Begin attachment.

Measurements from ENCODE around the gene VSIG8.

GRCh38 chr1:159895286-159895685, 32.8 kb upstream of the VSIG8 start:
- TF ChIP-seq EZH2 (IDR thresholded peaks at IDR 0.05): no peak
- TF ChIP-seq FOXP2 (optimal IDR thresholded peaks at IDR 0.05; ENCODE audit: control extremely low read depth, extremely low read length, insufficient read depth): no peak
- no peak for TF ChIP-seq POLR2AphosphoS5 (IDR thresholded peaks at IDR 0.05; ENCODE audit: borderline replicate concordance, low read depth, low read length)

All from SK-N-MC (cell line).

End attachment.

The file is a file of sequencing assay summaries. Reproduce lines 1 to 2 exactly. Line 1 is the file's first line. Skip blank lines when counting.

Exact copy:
Measurements from ENCODE around the gene VSIG8.

GRCh38 chr1:159895286-159895685, 32.8 kb upstream of the VSIG8 start: